1. Segal: “Their career paths are fluid”

SageBroadview: Investment success begins with careful planning, followed by disciplined action, with a diversified portfolio that helps you maintain your footing in volatile markets. That said, your own goals and circumstances can change – for better or for worse. When they do, it’s important to have the foresight to be flexible, and adjust your actions accordingly. An objective advisor can help you differentiate the market’s damaging distractions from appropriate adjustments that make sense for you and your personal well-being.

  1. Segal: “They create their own opportunities”

SageBroadview: Nothing says “opportunity” like knowing what you’d like to achieve to begin with. That’s why, when it comes to investing, your best opportunities are created by sticking to your financial plan. When the markets are scary and the news is filled with doom and gloom, stick to your personalized plan. When a hot stock (or bond or commodity or whatever) is soaring and everyone’s jumping on that bandwagon, stick to your personalized plan. While there are no guarantees, we recommend ignoring the voluminous calls to action that are forever tempting you off-course and sticking to your personalized plan.

  1. Segal: “They question everything”

SageBroadview: We’re on record on this one, as evidenced by our past “question authority” post. In fact, if there were a theme to our evidence-based approach to investing, it’s that no assumption, no matter how commonly accepted it may be, should be blindly pursued when robust, academic evidence indicates that it’s just not true.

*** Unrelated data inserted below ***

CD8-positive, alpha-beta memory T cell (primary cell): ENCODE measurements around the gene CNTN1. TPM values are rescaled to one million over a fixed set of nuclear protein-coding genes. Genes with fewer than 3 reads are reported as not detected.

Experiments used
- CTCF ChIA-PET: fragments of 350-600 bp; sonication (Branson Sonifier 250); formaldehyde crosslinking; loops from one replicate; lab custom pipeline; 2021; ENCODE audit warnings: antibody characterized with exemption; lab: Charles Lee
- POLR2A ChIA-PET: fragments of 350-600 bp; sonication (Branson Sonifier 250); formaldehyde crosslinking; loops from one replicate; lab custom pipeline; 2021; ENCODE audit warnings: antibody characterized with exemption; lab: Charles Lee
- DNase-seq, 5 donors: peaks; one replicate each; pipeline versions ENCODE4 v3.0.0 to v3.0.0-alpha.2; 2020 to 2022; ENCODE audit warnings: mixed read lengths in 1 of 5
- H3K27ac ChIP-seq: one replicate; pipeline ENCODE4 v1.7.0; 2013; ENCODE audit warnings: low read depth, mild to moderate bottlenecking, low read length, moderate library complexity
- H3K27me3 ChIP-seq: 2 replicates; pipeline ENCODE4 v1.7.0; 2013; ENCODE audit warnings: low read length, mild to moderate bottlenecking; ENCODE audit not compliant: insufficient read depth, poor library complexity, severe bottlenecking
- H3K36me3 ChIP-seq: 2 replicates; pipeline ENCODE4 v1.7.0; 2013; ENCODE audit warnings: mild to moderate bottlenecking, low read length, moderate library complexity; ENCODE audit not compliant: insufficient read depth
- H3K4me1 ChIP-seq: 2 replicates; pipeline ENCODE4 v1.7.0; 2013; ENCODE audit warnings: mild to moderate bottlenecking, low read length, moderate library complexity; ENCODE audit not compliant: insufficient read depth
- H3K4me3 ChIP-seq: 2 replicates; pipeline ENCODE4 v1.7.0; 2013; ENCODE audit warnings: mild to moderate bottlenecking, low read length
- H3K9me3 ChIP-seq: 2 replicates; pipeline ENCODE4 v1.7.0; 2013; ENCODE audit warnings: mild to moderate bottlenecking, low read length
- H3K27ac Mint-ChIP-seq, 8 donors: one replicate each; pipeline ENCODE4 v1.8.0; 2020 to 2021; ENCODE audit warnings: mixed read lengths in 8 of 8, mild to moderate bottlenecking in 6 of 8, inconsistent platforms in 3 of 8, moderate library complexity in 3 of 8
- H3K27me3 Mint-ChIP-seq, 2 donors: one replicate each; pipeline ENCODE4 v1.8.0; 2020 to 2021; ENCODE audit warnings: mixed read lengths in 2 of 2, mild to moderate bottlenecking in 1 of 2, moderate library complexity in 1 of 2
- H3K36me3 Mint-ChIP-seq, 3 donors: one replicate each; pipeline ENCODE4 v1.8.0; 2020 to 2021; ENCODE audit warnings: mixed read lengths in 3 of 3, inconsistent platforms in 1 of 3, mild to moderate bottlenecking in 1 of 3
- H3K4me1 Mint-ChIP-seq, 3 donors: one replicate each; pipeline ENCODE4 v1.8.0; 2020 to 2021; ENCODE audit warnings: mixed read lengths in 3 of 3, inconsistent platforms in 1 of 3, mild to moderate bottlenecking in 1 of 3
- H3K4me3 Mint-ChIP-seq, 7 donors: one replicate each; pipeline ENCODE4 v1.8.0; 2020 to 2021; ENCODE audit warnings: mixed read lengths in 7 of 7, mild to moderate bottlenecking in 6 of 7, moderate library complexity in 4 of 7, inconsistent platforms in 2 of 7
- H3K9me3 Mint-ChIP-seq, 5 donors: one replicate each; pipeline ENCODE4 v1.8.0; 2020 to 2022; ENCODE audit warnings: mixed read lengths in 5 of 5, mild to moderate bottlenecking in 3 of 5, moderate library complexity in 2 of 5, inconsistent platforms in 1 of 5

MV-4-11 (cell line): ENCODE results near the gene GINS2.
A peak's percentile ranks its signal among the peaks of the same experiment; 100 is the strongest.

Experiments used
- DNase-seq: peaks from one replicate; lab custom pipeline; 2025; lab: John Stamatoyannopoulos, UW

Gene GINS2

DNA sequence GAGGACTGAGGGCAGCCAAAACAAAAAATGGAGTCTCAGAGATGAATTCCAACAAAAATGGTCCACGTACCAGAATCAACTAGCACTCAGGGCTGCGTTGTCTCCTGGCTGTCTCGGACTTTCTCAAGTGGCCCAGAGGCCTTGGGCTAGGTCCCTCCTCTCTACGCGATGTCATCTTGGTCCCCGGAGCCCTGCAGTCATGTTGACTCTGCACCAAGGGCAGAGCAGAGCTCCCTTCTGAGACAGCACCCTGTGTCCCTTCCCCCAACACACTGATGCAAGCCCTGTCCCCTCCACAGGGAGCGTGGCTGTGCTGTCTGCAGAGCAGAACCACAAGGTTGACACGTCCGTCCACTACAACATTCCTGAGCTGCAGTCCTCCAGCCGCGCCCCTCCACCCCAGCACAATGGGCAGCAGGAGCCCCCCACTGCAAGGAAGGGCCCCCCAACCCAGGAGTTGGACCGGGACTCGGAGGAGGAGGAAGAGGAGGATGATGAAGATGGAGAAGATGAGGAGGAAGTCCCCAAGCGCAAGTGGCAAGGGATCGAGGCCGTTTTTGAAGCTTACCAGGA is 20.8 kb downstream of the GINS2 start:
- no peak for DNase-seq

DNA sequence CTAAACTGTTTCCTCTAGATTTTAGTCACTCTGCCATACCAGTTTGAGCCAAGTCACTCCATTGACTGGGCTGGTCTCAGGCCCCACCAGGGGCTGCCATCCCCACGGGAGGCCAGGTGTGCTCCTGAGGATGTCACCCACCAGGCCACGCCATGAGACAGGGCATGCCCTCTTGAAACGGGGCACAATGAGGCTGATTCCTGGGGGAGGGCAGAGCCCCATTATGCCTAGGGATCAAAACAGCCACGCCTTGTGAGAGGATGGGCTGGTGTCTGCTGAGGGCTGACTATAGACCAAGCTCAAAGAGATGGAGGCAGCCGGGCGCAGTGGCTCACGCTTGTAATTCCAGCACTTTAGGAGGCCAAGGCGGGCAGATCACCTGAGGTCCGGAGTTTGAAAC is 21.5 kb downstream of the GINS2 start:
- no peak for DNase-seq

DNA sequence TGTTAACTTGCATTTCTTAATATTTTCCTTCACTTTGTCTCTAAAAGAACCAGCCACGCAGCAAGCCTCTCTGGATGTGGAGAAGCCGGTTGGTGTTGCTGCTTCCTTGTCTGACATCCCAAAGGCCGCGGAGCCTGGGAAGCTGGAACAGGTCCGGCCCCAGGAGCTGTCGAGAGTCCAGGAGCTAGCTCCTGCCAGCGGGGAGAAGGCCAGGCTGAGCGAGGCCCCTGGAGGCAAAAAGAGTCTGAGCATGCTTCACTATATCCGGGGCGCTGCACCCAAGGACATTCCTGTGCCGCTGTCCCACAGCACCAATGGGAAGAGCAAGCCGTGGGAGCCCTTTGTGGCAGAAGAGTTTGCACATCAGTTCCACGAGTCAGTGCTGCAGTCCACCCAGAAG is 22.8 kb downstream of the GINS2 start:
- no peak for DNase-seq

1. Segal: “They don’t let fear or failure deter them”

SageBroadview: If there is a trait to reiterate given this year’s markets, this would be the one. We get it. Fear happens. When it does, it’s no fun. Likewise, failure never feels good at the time. But the most successful people and investors alike are the ones who are prepared to press forward on their desired course, withstanding the fear when it comes. They’re the ones who turn temporary setbacks into lessons learned and permanent resolve for guiding their future success. They’re the ones who heed the words of Thomas Edison, when he observed, “Many of life’s failures are people who did not realize how close they were to success when they gave up.”